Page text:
Gender roles Difficulties in differentiating gender roles in the modern societies can be a perfect example of the negative social effects of using stereotypes. A division of gender roles is deeply rooted in the social archetypes. In the past, the patriarchy was a dominant family model. Through the ages men have been considered to be financial providers, career-focused, assertive and independent, whereas women have been shown as low-position workers, loving wives and mothers, responsible for raising children and doing housework.
Nowadays a family model is based rather on a partnership than on patriarchy and women have more rights and possibilities on the labor market. Feminist environment had a significant impact on the change in this situation. Women’s liberation movement fought for the rights of women and for redefining traditional gender roles. They claimed, that there should be no distinction between typical masculine and feminine occupations, and that traits of character should not be ascribed once and for all to one gender. Although females and males are still not equal, the differences between gender are not so vast anymore.
Nevertheless, many social institutions, such as mass media, still use gender stereotypes, basing on the assumption, that they are well known to everyone and help the receivers to understand the content of the message. Gender in mass media Now I would like to focus on the attendance of gender stereotypes in the mass media, which nowadays has a great power and reaches large audiences. In order to create a medium which is universal, understandable and acceptable for numerous and diverse recipients, senders very often use stereotypes, which fill the social life and evoke certain associations.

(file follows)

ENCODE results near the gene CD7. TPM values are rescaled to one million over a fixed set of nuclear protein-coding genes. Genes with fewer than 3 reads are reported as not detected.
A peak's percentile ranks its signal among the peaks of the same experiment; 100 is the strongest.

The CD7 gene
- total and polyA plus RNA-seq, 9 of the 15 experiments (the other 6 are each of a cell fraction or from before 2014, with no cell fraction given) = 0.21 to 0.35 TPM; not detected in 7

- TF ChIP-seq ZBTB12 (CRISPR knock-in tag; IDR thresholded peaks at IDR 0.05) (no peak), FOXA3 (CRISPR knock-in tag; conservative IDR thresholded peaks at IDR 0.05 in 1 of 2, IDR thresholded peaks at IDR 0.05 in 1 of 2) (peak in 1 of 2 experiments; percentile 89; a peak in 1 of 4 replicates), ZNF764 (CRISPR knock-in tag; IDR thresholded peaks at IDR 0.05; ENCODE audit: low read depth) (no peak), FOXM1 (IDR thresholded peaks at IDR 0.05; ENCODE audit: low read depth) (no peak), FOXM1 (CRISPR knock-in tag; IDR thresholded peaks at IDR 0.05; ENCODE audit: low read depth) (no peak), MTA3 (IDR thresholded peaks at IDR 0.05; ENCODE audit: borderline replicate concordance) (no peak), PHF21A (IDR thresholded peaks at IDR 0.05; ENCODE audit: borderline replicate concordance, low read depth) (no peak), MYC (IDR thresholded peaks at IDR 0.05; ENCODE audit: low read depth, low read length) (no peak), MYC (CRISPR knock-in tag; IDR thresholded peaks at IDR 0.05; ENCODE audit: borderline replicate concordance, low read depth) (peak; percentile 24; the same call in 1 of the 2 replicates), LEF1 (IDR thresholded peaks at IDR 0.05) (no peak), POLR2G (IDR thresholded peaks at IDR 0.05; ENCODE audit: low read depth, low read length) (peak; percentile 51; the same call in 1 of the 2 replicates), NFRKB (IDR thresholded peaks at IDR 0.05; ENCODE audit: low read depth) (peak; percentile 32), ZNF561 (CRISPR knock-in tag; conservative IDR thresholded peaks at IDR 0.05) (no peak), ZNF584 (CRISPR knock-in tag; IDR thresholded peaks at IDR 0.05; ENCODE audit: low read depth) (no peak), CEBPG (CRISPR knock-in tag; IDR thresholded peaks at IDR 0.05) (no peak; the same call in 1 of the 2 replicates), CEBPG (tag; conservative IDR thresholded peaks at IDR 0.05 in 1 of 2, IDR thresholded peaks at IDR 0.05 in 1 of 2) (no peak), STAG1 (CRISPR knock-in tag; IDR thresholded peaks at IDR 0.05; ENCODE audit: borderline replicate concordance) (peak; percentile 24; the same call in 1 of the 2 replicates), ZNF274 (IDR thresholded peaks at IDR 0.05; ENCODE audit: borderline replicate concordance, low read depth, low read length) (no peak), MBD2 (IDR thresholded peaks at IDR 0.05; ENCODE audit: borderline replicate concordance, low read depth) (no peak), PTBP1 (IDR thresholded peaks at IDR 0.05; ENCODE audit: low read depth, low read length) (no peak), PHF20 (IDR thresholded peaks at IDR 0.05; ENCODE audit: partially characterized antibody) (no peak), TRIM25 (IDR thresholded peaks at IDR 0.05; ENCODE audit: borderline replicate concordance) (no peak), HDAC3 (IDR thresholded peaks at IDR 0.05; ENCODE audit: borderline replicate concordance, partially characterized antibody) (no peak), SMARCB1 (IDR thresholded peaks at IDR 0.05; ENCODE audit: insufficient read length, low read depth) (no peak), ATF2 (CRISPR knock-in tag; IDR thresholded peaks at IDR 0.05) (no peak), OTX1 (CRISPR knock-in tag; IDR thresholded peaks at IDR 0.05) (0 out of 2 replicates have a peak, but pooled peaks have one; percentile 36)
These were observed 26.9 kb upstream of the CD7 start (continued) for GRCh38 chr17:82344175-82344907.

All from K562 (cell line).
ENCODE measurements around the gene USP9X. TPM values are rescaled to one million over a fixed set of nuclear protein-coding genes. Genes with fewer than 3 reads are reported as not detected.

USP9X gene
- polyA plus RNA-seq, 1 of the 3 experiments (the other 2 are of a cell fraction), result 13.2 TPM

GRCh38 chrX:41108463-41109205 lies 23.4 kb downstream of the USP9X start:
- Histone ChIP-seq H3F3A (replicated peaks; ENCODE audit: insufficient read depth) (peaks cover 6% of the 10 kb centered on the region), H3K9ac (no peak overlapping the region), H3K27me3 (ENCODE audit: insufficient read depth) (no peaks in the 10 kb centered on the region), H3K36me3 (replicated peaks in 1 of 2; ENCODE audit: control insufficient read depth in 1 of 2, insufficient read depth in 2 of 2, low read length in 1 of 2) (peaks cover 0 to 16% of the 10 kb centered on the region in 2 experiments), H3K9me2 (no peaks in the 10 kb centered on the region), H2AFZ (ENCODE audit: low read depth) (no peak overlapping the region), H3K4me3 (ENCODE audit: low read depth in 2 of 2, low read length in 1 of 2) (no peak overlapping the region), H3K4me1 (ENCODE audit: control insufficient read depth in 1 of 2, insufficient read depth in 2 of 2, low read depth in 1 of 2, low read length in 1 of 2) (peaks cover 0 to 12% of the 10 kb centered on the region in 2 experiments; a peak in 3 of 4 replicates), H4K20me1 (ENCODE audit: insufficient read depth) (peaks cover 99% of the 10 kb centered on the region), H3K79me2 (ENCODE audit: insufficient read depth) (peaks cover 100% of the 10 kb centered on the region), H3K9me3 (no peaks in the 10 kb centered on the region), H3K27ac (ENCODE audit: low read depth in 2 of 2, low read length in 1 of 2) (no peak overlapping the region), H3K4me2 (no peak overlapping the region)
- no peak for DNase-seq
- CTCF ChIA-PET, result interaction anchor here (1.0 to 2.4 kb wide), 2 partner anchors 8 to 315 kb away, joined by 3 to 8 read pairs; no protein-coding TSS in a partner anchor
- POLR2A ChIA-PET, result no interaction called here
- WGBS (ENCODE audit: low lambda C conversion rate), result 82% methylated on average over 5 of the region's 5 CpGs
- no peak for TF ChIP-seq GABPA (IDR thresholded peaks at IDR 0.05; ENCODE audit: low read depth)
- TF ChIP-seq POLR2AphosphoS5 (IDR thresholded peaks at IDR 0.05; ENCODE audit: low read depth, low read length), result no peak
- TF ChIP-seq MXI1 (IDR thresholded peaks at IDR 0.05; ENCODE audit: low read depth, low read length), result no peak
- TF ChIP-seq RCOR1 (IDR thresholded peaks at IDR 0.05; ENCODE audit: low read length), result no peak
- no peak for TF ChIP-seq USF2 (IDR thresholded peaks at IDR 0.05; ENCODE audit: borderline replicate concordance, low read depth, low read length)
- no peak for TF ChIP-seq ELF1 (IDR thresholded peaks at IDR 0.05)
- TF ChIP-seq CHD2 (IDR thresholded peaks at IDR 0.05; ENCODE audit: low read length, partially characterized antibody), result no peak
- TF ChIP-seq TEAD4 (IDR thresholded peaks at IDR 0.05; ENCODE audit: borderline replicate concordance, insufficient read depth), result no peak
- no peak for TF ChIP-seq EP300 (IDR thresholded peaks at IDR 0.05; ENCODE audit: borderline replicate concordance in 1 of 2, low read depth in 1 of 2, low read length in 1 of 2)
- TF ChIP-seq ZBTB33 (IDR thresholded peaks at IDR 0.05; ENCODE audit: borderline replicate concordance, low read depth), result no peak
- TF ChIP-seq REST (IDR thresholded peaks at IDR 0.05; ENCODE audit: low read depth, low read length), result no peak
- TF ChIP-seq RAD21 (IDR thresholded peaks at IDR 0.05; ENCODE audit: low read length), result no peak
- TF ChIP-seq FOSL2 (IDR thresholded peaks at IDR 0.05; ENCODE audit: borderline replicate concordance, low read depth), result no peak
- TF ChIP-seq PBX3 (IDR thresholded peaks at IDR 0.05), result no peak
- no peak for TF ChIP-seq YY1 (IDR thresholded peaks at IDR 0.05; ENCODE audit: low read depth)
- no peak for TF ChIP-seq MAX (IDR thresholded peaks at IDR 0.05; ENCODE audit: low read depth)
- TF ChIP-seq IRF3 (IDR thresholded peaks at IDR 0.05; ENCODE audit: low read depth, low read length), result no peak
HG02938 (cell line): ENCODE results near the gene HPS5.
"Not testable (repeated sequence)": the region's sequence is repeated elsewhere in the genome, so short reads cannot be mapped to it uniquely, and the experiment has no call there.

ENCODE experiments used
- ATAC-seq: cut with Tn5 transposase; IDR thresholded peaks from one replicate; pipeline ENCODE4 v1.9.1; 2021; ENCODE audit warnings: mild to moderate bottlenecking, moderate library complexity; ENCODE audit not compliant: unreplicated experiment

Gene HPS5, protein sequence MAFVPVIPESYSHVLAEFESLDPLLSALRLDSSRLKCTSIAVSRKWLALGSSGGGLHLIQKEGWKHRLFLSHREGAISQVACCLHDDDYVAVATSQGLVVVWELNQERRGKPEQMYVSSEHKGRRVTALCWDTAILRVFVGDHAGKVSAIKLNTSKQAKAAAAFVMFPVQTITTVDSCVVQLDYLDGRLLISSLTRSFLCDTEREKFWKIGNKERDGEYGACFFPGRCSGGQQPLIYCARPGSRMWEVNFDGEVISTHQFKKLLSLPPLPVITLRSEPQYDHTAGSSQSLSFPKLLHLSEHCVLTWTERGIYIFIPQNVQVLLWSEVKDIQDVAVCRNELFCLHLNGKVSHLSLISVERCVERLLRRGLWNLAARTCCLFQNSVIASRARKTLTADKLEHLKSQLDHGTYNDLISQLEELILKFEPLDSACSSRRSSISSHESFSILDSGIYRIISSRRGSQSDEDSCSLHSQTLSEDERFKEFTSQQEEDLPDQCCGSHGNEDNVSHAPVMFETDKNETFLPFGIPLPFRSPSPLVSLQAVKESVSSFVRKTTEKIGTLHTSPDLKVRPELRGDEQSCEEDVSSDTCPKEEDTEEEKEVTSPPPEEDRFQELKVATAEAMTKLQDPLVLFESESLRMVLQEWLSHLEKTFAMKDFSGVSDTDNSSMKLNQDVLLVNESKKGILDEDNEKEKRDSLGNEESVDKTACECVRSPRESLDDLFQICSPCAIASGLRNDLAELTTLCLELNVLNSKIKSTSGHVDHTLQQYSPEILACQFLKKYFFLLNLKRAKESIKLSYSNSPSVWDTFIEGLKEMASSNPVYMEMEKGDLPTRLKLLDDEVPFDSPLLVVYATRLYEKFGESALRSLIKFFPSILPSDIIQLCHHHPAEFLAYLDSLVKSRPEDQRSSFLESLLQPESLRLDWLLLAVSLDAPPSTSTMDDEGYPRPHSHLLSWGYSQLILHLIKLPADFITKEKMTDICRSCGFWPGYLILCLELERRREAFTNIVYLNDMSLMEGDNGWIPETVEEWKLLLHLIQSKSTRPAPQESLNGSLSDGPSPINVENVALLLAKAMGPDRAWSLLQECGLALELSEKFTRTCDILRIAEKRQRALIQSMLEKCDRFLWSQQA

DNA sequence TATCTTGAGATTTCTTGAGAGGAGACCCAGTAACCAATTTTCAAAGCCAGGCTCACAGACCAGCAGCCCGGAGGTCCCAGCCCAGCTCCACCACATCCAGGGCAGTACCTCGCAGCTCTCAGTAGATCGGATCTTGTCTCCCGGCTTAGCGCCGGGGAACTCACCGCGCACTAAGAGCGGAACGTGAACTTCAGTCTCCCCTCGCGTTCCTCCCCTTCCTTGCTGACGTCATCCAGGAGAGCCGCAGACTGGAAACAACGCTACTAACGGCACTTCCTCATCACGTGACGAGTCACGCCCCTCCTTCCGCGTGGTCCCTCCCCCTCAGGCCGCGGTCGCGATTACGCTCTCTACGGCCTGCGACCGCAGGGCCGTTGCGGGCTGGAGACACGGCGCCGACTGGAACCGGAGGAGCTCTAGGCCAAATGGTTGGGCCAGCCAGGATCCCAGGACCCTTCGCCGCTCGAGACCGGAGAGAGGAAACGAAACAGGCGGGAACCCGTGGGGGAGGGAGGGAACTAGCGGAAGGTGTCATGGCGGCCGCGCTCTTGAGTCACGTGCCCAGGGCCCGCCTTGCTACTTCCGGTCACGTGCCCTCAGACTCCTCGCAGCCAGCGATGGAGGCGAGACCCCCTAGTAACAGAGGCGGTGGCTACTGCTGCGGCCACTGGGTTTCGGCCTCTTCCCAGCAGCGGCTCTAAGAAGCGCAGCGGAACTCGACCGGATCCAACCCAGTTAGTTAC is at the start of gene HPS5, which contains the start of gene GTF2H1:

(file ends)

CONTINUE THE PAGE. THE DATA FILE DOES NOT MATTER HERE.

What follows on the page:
However, mass media not only gives people information and entertainment, but, according to a Canadian communication theorist Marshall McLuhan, it also affects people’s lives by shaping their opinions, attitudes and beliefs (1964). It controls social life by invisibly transferring the dominant hegemonic ideology. Antonio Gramsci, an Italian Marxian thinker, created a concept of cultural hegemony, which is an intellectual and moral leadership, distinguished from armed force. It can be formed by cultural and political consensus through institutions such as the church, schools or media.